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For years science curriculum reformers have bemoaned curricula that are “a mile wide and an inch deep.” The tendency for high school science to be “[content]-dominate and textbook centered” leads to science courses bloated with facts and equations at the expense of a deep understanding of science as a process and way of knowing about the world. One reason for the excess of content in US national science standards documents is a reliance on identifying the so-called core ideas of science. Core ideas do not provide constraining factors and so the favorite topic of everyone is included leading to the expanding of science content over the last three decades. Selecting and organizing science content based on a narrative framework suggests a way to constrain and organize content in a way that students, already prone to organizing new information in narrative forms, can more easily manage. This article will lay out the basic structure of the narrative framework and apply it to construct a scope and sequence for the first-year secondary chemistry course.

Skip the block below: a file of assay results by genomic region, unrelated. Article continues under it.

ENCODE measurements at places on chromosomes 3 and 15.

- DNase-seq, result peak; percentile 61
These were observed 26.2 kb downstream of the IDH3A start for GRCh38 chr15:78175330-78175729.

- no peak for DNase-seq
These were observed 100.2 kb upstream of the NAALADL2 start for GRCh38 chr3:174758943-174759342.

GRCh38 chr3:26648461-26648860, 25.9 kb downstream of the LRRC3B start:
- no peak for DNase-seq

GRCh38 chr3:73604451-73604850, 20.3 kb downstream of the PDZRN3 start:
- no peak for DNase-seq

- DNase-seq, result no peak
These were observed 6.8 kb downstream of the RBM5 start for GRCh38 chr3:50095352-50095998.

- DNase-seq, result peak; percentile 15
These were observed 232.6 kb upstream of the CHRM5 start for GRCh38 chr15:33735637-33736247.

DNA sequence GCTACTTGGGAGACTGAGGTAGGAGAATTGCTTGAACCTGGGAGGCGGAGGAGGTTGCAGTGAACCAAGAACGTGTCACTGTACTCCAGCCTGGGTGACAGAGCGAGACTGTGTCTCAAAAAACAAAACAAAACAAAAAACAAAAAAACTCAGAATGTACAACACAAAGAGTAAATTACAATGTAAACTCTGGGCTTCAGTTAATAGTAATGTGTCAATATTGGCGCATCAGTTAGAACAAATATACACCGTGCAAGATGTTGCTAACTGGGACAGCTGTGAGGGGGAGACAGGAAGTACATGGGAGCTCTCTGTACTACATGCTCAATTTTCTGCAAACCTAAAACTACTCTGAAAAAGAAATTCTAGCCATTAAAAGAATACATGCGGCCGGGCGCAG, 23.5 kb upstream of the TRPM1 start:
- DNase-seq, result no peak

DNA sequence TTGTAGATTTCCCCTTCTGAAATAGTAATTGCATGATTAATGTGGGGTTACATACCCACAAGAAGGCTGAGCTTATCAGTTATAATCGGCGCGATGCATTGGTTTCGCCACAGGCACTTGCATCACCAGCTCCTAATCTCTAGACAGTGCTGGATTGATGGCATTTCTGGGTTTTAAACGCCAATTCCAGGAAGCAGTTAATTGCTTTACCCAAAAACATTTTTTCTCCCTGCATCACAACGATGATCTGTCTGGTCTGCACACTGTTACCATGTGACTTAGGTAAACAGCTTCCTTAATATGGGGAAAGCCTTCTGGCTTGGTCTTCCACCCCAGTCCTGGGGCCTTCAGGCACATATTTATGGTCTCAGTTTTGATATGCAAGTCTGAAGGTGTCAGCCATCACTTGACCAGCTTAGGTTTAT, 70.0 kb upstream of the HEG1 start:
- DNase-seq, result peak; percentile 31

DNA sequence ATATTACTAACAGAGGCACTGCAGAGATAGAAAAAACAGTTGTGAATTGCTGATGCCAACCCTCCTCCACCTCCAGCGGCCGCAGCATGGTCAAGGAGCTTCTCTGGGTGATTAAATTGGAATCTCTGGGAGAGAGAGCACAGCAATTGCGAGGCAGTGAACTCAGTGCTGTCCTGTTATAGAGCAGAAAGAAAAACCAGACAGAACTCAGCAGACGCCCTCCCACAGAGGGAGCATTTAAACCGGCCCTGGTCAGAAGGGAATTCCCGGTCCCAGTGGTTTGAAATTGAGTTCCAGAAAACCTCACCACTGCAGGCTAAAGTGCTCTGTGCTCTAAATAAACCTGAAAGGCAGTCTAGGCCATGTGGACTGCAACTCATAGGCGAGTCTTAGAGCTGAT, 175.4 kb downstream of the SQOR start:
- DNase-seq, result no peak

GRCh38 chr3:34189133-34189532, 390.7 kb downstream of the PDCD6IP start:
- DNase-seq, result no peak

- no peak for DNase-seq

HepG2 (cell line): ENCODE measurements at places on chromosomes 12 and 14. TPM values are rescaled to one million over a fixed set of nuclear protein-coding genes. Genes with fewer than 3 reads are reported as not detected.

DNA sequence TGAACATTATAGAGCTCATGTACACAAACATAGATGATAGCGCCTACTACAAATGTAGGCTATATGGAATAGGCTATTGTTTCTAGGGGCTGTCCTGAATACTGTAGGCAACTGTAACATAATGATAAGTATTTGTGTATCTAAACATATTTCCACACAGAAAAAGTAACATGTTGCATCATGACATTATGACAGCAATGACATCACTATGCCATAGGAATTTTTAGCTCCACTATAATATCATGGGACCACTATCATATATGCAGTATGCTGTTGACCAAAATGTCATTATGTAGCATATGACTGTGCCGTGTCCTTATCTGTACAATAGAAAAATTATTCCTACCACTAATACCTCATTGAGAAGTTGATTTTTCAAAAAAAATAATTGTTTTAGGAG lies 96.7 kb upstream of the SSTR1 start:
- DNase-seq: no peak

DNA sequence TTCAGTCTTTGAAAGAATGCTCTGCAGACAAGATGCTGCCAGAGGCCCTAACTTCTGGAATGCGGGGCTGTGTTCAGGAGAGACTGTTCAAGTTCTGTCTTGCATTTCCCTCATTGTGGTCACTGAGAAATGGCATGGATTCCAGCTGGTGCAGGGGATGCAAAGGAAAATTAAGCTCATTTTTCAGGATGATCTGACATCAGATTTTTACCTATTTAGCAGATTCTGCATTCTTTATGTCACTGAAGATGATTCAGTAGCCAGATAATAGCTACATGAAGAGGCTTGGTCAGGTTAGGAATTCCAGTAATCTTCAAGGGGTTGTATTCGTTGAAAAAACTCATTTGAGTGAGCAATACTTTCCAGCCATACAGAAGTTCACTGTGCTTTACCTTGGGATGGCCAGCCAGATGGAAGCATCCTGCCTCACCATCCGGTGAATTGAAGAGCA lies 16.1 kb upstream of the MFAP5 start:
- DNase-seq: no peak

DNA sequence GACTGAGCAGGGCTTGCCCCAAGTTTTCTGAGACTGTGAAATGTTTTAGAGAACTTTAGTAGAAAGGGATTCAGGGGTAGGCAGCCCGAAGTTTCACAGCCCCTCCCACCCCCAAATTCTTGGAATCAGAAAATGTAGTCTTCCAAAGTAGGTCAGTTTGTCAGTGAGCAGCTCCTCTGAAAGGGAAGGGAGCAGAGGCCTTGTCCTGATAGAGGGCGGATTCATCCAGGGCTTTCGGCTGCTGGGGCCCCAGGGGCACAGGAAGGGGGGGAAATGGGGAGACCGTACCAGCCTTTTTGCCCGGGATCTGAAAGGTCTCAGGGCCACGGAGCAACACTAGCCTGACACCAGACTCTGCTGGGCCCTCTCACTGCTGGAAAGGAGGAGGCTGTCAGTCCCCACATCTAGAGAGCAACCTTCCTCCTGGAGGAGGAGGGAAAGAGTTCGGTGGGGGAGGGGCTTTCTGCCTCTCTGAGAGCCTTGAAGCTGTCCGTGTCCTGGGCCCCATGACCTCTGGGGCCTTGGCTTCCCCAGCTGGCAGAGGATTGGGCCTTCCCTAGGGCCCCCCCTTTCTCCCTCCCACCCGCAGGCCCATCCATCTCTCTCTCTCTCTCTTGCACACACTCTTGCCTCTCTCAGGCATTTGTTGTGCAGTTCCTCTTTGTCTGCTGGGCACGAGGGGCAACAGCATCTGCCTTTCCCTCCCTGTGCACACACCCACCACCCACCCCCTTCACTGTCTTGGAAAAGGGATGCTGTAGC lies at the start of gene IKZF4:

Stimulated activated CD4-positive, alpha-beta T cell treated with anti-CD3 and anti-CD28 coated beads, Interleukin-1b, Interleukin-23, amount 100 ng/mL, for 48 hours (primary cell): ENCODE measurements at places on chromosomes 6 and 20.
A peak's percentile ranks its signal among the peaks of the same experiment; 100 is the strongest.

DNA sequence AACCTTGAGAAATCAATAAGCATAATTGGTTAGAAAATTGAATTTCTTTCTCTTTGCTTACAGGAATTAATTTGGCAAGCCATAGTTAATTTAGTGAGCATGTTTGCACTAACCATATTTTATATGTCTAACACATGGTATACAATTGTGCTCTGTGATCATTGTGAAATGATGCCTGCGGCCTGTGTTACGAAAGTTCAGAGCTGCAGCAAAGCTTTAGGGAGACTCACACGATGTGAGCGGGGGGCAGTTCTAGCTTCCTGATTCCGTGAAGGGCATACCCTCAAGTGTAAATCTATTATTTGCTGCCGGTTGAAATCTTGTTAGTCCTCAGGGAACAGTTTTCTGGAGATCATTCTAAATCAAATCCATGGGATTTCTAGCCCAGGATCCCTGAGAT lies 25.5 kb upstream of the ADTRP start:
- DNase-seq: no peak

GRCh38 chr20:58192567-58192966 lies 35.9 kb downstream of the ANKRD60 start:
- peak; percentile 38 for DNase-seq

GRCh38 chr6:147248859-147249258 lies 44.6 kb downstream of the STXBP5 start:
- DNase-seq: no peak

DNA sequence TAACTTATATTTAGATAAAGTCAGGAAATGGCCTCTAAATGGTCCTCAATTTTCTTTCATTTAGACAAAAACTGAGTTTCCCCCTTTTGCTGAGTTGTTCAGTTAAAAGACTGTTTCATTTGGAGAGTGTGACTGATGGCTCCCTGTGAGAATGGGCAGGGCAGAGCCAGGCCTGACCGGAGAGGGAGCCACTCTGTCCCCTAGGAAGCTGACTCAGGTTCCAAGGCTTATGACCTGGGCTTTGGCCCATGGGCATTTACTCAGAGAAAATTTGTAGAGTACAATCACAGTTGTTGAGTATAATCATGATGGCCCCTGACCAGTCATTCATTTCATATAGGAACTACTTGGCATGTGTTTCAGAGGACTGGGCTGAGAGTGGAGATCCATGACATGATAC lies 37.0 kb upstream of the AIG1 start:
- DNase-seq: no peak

© 2020 Electronic Journal for Research in Science & Mathematics Education (EJRSME)